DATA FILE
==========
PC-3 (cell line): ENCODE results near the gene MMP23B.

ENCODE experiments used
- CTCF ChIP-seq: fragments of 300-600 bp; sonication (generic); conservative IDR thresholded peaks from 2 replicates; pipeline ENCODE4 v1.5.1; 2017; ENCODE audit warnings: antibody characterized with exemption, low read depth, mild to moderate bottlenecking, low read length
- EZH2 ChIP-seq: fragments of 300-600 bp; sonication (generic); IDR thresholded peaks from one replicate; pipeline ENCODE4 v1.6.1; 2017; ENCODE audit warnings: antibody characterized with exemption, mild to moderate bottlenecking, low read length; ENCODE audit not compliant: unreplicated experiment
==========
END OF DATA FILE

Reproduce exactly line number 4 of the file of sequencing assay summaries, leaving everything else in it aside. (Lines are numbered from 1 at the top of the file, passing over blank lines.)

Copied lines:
- EZH2 ChIP-seq: fragments of 300-600 bp; sonication (generic); IDR thresholded peaks from one replicate; pipeline ENCODE4 v1.6.1; 2017; ENCODE audit warnings: antibody characterized with exemption, mild to moderate bottlenecking, low read length; ENCODE audit not compliant: unreplicated experiment